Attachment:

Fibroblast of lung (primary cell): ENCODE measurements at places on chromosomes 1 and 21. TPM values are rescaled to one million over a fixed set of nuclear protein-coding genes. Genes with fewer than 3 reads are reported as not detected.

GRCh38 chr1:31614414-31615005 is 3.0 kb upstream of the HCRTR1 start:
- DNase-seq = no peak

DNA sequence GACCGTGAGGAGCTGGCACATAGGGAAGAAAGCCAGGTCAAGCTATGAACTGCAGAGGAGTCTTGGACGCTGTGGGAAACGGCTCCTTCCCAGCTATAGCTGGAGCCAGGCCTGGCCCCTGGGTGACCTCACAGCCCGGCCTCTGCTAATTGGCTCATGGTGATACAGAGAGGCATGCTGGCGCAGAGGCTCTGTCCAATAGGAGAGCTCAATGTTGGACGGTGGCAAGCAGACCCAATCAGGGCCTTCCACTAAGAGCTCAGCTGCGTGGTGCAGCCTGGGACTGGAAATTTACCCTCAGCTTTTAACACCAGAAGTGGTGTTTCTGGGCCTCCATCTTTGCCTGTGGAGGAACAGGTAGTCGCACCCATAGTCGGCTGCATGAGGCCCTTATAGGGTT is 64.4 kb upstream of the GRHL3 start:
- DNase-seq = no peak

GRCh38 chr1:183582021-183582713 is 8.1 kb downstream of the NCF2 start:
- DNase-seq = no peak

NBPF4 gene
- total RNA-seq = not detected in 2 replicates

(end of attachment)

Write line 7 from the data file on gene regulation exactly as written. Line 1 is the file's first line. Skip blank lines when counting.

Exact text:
- DNase-seq = no peak